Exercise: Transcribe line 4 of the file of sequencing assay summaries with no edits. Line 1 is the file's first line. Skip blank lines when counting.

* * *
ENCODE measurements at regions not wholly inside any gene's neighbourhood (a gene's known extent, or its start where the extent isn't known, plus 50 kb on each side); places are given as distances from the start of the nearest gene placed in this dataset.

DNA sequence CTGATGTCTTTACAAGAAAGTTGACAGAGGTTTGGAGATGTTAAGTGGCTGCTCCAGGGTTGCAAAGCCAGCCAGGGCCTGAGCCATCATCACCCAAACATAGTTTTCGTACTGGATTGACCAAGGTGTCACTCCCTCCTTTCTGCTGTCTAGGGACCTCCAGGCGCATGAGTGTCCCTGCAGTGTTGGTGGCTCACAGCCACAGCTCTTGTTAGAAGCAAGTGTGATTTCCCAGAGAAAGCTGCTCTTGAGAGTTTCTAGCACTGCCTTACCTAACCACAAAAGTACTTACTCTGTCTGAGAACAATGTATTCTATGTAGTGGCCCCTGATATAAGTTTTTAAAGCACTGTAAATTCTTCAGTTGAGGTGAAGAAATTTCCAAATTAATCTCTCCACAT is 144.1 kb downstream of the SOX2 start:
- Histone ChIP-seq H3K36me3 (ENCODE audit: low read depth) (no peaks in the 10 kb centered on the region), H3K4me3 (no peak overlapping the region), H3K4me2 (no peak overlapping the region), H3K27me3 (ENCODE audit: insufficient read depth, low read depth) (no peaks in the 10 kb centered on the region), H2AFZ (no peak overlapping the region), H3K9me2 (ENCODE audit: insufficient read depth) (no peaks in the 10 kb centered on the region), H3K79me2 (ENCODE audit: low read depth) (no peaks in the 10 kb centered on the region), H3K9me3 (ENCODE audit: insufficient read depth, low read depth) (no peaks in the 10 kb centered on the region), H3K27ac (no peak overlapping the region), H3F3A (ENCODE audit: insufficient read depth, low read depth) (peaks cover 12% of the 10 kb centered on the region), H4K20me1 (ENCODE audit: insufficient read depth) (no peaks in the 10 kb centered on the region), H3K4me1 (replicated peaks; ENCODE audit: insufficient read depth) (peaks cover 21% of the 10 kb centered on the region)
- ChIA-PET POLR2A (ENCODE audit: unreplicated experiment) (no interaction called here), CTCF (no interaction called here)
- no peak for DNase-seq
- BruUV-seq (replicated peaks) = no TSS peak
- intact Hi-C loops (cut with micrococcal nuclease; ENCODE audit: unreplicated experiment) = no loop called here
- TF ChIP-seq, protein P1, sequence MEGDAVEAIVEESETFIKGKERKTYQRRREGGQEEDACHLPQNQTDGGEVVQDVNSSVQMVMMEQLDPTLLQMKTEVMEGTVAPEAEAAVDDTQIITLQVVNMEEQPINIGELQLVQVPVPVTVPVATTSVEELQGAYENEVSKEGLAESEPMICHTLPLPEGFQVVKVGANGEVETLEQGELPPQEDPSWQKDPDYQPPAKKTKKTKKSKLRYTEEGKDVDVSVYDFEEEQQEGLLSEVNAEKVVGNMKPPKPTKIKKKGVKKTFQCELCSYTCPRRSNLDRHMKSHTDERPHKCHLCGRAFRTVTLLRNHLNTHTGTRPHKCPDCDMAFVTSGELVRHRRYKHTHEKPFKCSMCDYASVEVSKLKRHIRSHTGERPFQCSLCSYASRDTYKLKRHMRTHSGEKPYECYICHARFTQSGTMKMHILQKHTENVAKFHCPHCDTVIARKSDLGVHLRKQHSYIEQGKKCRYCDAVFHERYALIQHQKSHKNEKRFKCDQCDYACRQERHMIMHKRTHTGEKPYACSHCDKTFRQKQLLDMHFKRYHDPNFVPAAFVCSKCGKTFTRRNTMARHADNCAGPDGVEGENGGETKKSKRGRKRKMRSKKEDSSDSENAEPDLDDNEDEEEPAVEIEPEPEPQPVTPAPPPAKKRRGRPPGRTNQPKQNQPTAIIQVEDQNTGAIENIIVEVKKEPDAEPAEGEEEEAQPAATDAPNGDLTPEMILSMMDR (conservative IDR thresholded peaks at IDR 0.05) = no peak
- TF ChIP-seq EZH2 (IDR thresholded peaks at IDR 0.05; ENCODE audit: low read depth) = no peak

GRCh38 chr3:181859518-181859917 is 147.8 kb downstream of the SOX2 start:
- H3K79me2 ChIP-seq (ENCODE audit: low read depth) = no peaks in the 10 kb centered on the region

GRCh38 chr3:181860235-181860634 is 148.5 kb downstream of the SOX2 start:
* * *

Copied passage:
- ChIA-PET POLR2A (ENCODE audit: unreplicated experiment) (no interaction called here), CTCF (no interaction called here)